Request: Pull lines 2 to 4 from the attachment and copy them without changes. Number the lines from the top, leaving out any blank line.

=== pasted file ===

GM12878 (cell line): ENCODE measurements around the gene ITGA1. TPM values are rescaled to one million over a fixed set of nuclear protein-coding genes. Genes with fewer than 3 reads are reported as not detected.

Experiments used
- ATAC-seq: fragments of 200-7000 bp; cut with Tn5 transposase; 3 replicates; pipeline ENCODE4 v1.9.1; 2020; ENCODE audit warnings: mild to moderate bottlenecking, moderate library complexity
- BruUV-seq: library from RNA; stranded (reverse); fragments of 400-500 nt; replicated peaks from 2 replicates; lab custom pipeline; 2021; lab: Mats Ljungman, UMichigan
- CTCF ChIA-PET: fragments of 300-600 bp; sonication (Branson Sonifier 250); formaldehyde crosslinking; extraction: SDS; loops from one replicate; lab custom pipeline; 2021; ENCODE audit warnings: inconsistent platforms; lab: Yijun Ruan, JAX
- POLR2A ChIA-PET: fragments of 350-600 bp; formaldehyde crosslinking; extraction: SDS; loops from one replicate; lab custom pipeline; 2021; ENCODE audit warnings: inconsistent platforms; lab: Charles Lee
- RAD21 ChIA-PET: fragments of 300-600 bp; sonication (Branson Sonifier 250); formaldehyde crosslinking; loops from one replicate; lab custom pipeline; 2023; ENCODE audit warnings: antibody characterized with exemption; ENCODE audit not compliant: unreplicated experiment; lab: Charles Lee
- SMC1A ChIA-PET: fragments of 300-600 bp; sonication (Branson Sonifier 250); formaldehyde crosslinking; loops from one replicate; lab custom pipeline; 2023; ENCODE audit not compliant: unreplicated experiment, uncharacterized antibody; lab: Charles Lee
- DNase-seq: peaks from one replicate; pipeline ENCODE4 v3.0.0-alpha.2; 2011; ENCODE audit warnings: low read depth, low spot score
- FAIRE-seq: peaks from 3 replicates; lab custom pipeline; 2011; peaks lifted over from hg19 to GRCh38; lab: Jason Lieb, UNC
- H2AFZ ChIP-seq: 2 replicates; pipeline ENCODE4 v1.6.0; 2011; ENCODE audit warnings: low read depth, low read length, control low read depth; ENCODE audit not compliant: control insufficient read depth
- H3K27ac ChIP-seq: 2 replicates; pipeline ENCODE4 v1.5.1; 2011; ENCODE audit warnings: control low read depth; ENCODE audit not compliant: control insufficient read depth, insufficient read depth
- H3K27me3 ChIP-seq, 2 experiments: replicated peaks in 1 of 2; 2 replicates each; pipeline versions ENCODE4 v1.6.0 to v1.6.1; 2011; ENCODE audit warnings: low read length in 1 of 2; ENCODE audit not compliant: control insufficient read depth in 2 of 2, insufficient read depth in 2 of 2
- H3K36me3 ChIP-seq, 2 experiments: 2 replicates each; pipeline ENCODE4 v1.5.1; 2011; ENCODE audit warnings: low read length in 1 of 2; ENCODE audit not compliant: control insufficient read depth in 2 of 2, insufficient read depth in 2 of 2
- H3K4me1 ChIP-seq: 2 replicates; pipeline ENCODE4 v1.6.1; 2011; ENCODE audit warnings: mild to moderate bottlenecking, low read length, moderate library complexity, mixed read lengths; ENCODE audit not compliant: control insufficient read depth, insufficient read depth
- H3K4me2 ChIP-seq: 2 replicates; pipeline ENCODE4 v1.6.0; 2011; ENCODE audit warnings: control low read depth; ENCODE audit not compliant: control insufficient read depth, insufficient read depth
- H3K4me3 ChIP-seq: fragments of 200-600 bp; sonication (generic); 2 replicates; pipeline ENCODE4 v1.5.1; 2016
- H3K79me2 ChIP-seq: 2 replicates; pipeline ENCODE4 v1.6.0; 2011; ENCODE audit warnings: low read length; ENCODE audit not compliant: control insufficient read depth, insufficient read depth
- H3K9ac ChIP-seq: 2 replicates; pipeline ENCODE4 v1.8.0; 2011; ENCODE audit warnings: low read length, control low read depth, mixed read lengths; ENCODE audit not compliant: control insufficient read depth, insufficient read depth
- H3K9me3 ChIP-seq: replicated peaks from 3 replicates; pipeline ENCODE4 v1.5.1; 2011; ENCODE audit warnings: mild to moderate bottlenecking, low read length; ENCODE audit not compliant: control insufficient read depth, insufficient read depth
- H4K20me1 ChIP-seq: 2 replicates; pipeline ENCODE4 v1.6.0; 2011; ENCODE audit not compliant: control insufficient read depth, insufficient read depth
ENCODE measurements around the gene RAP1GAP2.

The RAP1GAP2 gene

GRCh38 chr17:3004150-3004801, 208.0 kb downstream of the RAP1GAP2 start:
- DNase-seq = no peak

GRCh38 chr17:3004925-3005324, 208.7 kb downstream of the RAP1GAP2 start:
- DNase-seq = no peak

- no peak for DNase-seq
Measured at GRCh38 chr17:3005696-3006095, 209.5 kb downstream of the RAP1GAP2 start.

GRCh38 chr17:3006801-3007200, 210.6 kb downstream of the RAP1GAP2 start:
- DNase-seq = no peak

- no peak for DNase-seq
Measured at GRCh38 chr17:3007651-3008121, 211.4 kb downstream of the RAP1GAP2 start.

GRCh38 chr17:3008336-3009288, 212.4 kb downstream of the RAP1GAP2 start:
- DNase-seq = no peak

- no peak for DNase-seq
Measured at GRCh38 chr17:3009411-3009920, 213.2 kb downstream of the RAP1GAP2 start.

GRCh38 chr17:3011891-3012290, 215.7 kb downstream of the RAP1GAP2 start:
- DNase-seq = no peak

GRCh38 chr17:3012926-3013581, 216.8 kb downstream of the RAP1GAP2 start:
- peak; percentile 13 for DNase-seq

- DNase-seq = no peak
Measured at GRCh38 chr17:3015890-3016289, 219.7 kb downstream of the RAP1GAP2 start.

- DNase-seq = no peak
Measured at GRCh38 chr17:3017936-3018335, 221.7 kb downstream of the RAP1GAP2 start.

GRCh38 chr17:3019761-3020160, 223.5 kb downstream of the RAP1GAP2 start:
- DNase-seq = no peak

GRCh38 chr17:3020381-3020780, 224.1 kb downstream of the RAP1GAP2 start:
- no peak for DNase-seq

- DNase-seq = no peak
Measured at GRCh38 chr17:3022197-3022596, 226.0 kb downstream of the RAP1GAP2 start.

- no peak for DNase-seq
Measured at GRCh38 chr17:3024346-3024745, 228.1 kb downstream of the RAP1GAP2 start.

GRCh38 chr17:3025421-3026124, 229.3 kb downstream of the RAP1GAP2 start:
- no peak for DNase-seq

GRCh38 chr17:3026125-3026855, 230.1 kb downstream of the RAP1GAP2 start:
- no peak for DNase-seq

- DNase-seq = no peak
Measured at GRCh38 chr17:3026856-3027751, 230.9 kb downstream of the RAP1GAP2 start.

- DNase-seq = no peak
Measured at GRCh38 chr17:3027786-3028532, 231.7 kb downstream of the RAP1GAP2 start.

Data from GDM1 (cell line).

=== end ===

Experiments used
- ATAC-seq: fragments of 200-7000 bp; cut with Tn5 transposase; 3 replicates; pipeline ENCODE4 v1.9.1; 2020; ENCODE audit warnings: mild to moderate bottlenecking, moderate library complexity
- BruUV-seq: library from RNA; stranded (reverse); fragments of 400-500 nt; replicated peaks from 2 replicates; lab custom pipeline; 2021; lab: Mats Ljungman, UMichigan